July 6, 2024 at 4:27 pm

Engineer Superior Undermines Employee’s Blueprint Concerns, Only To Be Embarrassed In Front Of His Boss When A Machine Can’t Get Fixed

by Laura Ornella

Source: Shutterstock

Sometimes, even if an employee has insight into a particular matter, a stubborn boss can’t be convinced.

But what do you do when your answer is the solution?

Let’s see what this Reddit post below says about it all.

Back when I scheduled a machine shop

Ok this is sort of a “back in the day” MC.

I was swing expeditor/scheduler/shop assistant. I didn’t run the machines; I just helped get done what needed to be done on our shift.

[We] had an old school machinist come in at start of shift and explain the blueprint was wrong and if he followed the attached manufacturing procedure it was gonna result in a bad part. He showed me the issue, and I agreed right away. [I] said I’d catch the engineer before shift the next day.

[I] call engineer, he says “It’s right, just do it.”

[I] call him again next day, same result.

Hm, I smell a conflict already.

[I] move it up a level, and he storms into our office pissed off on [the] third day. I try and show him the drawing and procedure, but he insists it’s correct. He tells me I have no idea what we are doing in our shop [and to] just follow the procedure as it’s written.

I had logged all of the calls etc. and asked if he would put that in writing, and he does.

We love a worker with the receipts kept.

Cue MC. I go to [the] same machinist [and] tell him the issue. It’s a 16-hour job. He sits and reads for two days and then hands [over] paperwork, no part, [to] Quality Control (They check measurements and confirm it was manufactured correctly).

They ask what’s going on [and] where is the part?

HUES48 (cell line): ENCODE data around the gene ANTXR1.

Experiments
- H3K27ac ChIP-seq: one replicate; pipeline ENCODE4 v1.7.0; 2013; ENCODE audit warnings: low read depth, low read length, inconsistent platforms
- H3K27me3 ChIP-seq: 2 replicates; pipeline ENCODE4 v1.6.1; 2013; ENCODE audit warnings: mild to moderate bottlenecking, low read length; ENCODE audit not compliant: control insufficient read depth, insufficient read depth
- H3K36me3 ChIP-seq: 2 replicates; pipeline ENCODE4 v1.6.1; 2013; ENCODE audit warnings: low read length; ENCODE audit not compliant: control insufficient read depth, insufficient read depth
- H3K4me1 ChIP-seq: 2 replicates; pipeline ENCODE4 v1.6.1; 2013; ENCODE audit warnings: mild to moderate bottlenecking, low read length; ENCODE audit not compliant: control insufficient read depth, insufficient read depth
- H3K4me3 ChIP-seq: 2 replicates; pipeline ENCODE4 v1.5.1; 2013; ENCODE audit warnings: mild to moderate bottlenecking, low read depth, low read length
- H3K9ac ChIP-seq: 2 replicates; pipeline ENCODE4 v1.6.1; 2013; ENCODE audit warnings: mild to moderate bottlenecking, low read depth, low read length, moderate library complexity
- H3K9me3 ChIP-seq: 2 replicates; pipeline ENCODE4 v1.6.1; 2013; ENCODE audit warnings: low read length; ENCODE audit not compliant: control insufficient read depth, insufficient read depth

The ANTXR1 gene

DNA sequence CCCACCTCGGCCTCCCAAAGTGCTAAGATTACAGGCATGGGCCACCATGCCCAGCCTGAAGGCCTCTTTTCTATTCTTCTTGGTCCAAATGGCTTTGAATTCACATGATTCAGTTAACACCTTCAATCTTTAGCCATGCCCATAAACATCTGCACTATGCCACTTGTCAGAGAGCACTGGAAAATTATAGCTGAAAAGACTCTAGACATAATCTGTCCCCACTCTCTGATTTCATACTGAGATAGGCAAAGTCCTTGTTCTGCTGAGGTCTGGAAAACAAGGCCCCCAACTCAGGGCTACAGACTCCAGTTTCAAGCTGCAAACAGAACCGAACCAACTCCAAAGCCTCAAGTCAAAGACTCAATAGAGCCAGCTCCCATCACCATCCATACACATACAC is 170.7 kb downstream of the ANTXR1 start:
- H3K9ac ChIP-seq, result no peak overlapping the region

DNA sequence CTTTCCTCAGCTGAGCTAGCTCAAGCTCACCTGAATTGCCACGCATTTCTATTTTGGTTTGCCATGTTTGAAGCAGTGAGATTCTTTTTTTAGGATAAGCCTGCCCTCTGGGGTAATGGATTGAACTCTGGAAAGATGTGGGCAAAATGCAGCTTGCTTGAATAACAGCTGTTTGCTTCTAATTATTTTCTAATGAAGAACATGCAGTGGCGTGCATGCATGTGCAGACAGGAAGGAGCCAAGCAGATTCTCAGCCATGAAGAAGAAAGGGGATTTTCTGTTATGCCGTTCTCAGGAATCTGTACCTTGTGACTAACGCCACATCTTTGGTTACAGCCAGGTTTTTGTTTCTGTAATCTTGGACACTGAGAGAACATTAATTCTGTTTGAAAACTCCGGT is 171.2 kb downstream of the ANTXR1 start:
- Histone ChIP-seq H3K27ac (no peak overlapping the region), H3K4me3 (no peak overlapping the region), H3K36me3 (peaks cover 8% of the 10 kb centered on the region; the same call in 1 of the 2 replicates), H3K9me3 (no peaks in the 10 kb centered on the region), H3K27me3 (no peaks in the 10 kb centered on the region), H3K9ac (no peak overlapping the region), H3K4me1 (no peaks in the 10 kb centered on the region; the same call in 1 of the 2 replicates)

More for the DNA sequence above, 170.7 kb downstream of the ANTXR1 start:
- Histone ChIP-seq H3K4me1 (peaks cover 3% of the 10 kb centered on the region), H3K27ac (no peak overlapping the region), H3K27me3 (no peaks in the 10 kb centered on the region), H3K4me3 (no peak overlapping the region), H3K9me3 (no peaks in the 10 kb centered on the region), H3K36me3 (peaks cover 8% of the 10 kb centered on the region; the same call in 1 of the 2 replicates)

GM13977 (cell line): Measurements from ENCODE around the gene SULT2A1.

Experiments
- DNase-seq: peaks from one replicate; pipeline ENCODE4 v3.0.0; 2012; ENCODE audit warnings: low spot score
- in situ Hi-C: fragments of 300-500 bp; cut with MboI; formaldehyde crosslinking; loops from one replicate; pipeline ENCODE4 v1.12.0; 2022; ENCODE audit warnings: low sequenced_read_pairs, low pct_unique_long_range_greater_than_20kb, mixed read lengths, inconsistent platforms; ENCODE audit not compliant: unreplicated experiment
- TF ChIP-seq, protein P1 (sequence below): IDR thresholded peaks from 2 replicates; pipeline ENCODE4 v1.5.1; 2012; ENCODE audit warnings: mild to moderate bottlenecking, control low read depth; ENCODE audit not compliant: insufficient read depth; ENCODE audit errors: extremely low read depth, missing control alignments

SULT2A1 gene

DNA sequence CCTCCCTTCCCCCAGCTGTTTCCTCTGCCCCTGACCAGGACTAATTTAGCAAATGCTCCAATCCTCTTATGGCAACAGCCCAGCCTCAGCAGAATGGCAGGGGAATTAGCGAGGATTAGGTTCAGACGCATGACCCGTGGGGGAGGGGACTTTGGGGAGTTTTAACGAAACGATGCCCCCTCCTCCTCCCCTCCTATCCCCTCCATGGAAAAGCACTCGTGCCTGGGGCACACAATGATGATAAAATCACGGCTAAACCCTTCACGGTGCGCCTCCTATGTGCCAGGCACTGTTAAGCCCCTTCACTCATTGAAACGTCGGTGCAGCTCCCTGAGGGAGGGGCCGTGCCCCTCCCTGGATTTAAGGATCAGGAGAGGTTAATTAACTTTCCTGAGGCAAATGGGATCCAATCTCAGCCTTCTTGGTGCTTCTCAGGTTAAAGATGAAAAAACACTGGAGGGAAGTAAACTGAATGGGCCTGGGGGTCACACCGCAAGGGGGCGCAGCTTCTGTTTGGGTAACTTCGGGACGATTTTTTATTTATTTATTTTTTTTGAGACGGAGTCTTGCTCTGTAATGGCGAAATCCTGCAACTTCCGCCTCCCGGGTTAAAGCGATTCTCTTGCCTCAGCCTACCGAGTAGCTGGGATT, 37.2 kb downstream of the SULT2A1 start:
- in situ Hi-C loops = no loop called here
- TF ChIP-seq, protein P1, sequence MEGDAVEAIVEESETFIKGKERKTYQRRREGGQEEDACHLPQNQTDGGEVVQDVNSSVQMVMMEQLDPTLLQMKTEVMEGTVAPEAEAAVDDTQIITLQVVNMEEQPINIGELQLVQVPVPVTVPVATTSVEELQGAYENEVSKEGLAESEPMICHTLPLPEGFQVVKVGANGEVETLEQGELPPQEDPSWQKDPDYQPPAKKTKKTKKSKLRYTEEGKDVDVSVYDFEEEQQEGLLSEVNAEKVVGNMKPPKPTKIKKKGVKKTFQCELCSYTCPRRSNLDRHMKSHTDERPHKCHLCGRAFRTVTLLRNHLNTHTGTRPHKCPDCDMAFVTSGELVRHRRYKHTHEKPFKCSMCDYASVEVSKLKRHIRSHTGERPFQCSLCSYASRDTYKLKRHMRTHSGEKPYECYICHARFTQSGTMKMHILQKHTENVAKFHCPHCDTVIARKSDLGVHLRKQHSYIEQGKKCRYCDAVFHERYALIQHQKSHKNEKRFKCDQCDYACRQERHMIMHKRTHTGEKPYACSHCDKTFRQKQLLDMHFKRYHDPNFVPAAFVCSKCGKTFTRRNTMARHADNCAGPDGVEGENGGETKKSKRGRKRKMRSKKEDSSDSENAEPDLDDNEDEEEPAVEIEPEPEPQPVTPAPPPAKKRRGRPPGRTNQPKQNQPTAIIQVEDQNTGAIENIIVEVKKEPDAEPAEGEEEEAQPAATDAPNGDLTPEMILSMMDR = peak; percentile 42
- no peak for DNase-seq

Something tells me that the “correct” blueprint has something to do with it.

I come by and explain that according to both the drawing and procedure, the machinist was to machine a 12-inch part down to just over 13 inches shorter than it started at. Thus the produced product, nothing. [The] usual ask about why did we do this, I showed them the records I had.

So, they wrote it up as a procedure issue.

AKA, a blueprint issue…

2 days later, [the] same engineer storms in, but [brings] his boss (the one I initially went to when I got no response) and starts accusing me of sabotaging his part.

I calmly show both of them everything [and] explain that we knew it was an issue and tried to fix it, but we were overridden.

Boss looks at engineer and says, “Why aren’t you listening to people that are trying to help?”

Oof, that had to hurt.

And the engineer replies, “They didn’t go to college to become an engineer! They don’t know what they are talking about” and walks out.

I look at Boss and he says, “We will get you a revised procedure and drawing. I assume you still actually have the original stock to make it from?” I laughed and told him I wasn’t stupid, of course I do.

Ok, so that’s gotta be a mic drop in the engineering world if I’ve ever seen one.

Engineer was no longer with the firm a couple weeks later.

It’s touchy to override your boss, but what does Reddit think? Should the employee have pushed for their solution, knowing it was correct all along? Let’s see what the comments say.

One user called out how the engineer couldn’t even realize what was wrong after being shown.

Source: Reddit/MaliciousCompliance

Another Redditor pointed out that craftsmen are ten times more valuable than a new grad with no experience.

Source: Reddit/MaliciousCompliance

Finally, another user countered that the craftsmen would be more valuable than just ten times!

Source: Reddit/MaliciousCompliance

The workplace is collaborative — and you can’t always be right!

If you liked that story, check out this post about an oblivious CEO who tells a web developer to “act his wage”… and it results in 30% of the workforce being laid off.